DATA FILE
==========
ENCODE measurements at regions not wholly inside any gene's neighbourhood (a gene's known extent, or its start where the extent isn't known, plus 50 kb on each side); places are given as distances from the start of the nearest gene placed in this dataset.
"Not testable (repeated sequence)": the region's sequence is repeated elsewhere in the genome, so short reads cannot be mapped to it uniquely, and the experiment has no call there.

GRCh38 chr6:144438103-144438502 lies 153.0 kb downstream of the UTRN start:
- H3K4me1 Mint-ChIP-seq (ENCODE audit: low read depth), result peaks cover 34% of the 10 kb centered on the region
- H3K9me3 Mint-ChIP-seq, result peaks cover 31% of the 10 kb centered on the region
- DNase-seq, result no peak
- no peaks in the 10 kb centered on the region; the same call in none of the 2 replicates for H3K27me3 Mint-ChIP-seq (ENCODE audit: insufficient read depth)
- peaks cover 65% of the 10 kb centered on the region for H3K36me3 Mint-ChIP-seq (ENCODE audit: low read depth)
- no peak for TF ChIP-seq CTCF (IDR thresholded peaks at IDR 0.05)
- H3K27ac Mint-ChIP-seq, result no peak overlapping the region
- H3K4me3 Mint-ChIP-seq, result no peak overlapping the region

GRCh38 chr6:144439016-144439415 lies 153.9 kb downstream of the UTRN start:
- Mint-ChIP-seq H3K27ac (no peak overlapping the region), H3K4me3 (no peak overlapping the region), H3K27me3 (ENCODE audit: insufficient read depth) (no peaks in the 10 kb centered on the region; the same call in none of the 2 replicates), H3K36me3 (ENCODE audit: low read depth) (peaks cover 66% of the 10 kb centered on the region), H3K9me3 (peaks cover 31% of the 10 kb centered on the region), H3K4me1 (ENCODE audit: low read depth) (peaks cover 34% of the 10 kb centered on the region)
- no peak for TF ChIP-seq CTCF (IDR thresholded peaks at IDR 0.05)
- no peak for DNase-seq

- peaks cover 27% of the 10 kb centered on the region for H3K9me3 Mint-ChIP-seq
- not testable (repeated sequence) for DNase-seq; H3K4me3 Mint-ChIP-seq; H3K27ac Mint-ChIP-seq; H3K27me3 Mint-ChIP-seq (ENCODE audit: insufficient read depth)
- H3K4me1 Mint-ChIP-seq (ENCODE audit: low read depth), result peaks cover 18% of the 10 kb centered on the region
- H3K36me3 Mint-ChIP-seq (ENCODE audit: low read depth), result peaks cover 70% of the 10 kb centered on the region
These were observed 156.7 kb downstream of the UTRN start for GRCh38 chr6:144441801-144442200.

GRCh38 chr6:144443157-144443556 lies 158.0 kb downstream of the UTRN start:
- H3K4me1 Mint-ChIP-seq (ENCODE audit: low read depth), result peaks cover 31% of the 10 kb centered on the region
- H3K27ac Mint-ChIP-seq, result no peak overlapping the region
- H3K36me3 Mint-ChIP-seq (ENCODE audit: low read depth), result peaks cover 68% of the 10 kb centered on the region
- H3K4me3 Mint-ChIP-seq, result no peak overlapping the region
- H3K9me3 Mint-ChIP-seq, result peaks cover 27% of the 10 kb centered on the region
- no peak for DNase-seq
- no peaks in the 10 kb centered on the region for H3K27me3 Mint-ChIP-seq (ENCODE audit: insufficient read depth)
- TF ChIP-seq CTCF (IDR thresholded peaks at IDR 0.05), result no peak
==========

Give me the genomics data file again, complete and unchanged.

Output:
ENCODE measurements at regions not wholly inside any gene's neighbourhood (a gene's known extent, or its start where the extent isn't known, plus 50 kb on each side); places are given as distances from the start of the nearest gene placed in this dataset.
"Not testable (repeated sequence)": the region's sequence is repeated elsewhere in the genome, so short reads cannot be mapped to it uniquely, and the experiment has no call there.

GRCh38 chr6:144438103-144438502 lies 153.0 kb downstream of the UTRN start:
- H3K4me1 Mint-ChIP-seq (ENCODE audit: low read depth), result peaks cover 34% of the 10 kb centered on the region
- H3K9me3 Mint-ChIP-seq, result peaks cover 31% of the 10 kb centered on the region
- DNase-seq, result no peak
- no peaks in the 10 kb centered on the region; the same call in none of the 2 replicates for H3K27me3 Mint-ChIP-seq (ENCODE audit: insufficient read depth)
- peaks cover 65% of the 10 kb centered on the region for H3K36me3 Mint-ChIP-seq (ENCODE audit: low read depth)
- no peak for TF ChIP-seq CTCF (IDR thresholded peaks at IDR 0.05)
- H3K27ac Mint-ChIP-seq, result no peak overlapping the region
- H3K4me3 Mint-ChIP-seq, result no peak overlapping the region

GRCh38 chr6:144439016-144439415 lies 153.9 kb downstream of the UTRN start:
- Mint-ChIP-seq H3K27ac (no peak overlapping the region), H3K4me3 (no peak overlapping the region), H3K27me3 (ENCODE audit: insufficient read depth) (no peaks in the 10 kb centered on the region; the same call in none of the 2 replicates), H3K36me3 (ENCODE audit: low read depth) (peaks cover 66% of the 10 kb centered on the region), H3K9me3 (peaks cover 31% of the 10 kb centered on the region), H3K4me1 (ENCODE audit: low read depth) (peaks cover 34% of the 10 kb centered on the region)
- no peak for TF ChIP-seq CTCF (IDR thresholded peaks at IDR 0.05)
- no peak for DNase-seq

- peaks cover 27% of the 10 kb centered on the region for H3K9me3 Mint-ChIP-seq
- not testable (repeated sequence) for DNase-seq; H3K4me3 Mint-ChIP-seq; H3K27ac Mint-ChIP-seq; H3K27me3 Mint-ChIP-seq (ENCODE audit: insufficient read depth)
- H3K4me1 Mint-ChIP-seq (ENCODE audit: low read depth), result peaks cover 18% of the 10 kb centered on the region
- H3K36me3 Mint-ChIP-seq (ENCODE audit: low read depth), result peaks cover 70% of the 10 kb centered on the region
These were observed 156.7 kb downstream of the UTRN start for GRCh38 chr6:144441801-144442200.

GRCh38 chr6:144443157-144443556 lies 158.0 kb downstream of the UTRN start:
- H3K4me1 Mint-ChIP-seq (ENCODE audit: low read depth), result peaks cover 31% of the 10 kb centered on the region
- H3K27ac Mint-ChIP-seq, result no peak overlapping the region
- H3K36me3 Mint-ChIP-seq (ENCODE audit: low read depth), result peaks cover 68% of the 10 kb centered on the region
- H3K4me3 Mint-ChIP-seq, result no peak overlapping the region
- H3K9me3 Mint-ChIP-seq, result peaks cover 27% of the 10 kb centered on the region
- no peak for DNase-seq
- no peaks in the 10 kb centered on the region for H3K27me3 Mint-ChIP-seq (ENCODE audit: insufficient read depth)
- TF ChIP-seq CTCF (IDR thresholded peaks at IDR 0.05), result no peak